At The Catholic Thing there is a piece by David Warren which merits attention. Warren had been to the presentation of a new book about Bl. Clemens August Card. von Galen, the “Lion of Munster” who famously stood up in the public square directly in the path of Hitler and Nazism. When shall we see his like again?
Where are the von Galens we need today?
Where are the Ambroses?
Where are the John Fishers?
That’s what Warren wonders about too.
Here is a sample… but read the whole thing there. My emphases and comments.
Silence of the Lions
What is the use of bishops? This has been a question in the minds of many Catholic faithful, through my adult life, as I have learnt from conversation. Often the question itself, or something like it, is asked sarcastically, about one bishop or another who has failed, signally, to uphold Catholic teaching when he was called upon “by events.” The cock crows thrice and then – the possibility fades.
The faithful are told, by this silence or (more often) incoherent mumbling, that when it comes to the witnessing of Christ and Christ’s teaching, they are on their own. They may have the Catechism of the Catholic Church before them, to remind them what’s what in our faith, but if they make a stand they cannot expect their leaders to support them. [This is often the experience of priests in parishes who try to teach Catholic Faith in its fullness, including messages about human sexual morality. They come under attack and the bishop won’t back him. Instead the priests are left to the wolves, the wolves including, sometimes, sadly, the bishop himself. Mind you, what was said about “silence or … incorherent mumbling” is also endemic among priests. Many things written here can apply to priests and not just bishops.]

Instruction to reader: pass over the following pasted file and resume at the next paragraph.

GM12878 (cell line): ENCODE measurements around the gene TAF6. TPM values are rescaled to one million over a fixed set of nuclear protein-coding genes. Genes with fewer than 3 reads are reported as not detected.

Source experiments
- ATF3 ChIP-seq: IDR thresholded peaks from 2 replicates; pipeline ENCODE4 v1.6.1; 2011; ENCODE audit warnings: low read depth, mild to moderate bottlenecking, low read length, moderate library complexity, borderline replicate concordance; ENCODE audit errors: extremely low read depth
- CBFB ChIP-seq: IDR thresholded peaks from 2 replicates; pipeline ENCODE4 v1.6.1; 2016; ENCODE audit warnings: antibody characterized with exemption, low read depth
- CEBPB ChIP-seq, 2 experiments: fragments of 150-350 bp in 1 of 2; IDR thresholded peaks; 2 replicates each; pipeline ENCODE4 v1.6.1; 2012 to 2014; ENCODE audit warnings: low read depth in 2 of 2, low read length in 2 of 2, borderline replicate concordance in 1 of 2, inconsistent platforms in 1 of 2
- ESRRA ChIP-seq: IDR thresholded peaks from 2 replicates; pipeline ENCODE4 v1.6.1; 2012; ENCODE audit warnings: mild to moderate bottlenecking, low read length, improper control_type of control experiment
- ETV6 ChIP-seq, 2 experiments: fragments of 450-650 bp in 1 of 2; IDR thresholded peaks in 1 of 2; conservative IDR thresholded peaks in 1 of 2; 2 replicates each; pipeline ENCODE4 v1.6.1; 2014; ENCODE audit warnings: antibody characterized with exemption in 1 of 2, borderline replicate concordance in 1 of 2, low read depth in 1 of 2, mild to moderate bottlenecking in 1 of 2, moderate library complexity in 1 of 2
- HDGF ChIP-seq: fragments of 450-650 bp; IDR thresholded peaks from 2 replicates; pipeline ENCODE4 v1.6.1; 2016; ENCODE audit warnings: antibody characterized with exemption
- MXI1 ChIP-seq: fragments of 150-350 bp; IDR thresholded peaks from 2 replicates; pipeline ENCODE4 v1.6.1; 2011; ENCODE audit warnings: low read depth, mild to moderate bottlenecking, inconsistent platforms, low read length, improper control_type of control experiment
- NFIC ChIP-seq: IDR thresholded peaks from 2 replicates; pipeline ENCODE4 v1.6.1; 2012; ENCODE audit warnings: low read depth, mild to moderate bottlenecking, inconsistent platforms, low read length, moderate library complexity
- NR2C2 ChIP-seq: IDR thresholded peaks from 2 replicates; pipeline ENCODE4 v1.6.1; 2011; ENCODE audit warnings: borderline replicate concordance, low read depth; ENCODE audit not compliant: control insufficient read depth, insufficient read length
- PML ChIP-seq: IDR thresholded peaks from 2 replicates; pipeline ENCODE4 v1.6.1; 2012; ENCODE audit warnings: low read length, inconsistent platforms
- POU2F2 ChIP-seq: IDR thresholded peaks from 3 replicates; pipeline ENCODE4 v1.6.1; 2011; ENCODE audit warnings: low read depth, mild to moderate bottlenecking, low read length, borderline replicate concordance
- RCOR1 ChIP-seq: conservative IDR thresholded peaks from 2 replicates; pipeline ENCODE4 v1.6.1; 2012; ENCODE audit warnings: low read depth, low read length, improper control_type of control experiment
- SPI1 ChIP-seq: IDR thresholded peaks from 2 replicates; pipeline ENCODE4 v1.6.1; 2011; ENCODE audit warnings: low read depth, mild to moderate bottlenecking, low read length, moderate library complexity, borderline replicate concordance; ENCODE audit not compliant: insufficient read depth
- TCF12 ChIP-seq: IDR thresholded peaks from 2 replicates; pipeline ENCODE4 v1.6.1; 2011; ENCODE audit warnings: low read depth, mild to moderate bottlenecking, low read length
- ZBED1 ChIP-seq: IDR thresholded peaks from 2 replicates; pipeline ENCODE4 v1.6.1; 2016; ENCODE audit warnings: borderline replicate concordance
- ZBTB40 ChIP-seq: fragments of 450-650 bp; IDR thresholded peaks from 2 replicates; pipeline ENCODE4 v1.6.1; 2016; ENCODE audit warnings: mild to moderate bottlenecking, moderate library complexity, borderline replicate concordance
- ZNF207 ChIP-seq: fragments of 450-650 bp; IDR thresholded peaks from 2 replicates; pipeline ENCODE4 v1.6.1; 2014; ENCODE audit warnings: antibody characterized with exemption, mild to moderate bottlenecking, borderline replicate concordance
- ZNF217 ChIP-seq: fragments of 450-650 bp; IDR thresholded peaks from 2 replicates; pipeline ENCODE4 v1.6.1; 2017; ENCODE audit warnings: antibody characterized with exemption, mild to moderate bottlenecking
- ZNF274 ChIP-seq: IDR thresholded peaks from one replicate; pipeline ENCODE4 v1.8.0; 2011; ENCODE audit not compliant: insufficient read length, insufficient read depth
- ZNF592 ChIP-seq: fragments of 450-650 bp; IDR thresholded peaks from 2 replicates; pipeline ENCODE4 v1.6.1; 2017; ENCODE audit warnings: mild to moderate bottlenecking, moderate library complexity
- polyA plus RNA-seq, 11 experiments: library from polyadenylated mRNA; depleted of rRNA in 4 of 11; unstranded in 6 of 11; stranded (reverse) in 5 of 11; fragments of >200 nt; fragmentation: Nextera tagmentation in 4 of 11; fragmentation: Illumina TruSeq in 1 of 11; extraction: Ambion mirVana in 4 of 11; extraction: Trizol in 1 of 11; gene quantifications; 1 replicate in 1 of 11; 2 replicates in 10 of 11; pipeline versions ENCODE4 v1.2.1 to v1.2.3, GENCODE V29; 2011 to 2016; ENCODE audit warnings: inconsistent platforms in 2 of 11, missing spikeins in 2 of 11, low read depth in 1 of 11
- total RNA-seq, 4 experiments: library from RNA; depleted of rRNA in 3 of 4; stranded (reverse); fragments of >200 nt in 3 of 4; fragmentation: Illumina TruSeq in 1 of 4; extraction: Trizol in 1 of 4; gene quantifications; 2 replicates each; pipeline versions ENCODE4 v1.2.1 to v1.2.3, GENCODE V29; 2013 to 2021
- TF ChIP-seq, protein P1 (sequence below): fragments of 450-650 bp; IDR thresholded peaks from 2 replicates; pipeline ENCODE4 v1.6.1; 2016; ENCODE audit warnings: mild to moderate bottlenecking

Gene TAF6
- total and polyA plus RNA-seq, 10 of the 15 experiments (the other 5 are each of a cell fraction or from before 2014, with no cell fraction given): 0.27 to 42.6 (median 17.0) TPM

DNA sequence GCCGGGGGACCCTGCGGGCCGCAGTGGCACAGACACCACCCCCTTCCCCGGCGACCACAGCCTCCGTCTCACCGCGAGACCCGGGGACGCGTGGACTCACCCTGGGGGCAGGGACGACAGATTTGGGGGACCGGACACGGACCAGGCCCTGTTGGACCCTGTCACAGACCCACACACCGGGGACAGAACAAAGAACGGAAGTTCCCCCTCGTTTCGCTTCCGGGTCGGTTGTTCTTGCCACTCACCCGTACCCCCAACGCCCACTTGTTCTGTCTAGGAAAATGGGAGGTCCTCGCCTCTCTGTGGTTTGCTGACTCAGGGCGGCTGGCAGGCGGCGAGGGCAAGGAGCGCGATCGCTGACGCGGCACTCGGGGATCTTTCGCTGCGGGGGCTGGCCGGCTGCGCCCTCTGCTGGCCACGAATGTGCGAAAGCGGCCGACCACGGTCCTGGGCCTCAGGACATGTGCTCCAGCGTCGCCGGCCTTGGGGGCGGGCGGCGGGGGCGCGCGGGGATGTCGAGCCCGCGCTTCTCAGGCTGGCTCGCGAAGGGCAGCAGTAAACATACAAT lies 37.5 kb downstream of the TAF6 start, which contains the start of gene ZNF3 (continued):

Rather, more likely, they are quietly disowned, as “fanatics,” and left to stew in that reputation. For they are now taken to be speaking only for themselves, in a time when anything said with clarity and precision can be dismissed as the outpouring of mere “feelings,” then slandered as “hate speech.” [Witness the treatment of Robert Card. Sarah after his invitation to priests to say Mass ad orientem. Witness the way that Card. Burke is treated by the catholic Left, even from the heights of the Twitter account of Fr. Spadaro (SJ), who called him – via a posted image – a “witless worm” as if the Cardinal were Wormtongue from the Lord of the Rings. HERE]
In a dark time, when speech codesare advancing on every academic, legal, social and political front, the lawless Dictatorship of Relativism is being consolidated. Anything you say may be, potentially, prosecuted on the argument that it might, potentially, hurt the feelings of unknown members of some vaguely defined, politically favored group. The dissident loses his livelihood, or if he hopes to keep it, must submit to public humiliation and some course of “counseling,” or “sensitivity training,” or “re-education.” [Witness the recent treatment of Prof. Anthony Esolen ]
Maoism is thus alive and well on the college campuses; and spreading beyond them. [I suspect that in referring to Maoism, he may mean the Cultural Revolution, with its spectacular terror, shifting deadly political sands, and show trials.] Or Stalinism, or Hitlerism, if gentle reader prefers. Or “McCarthyism,” insofar as it was conceived to involve show trials.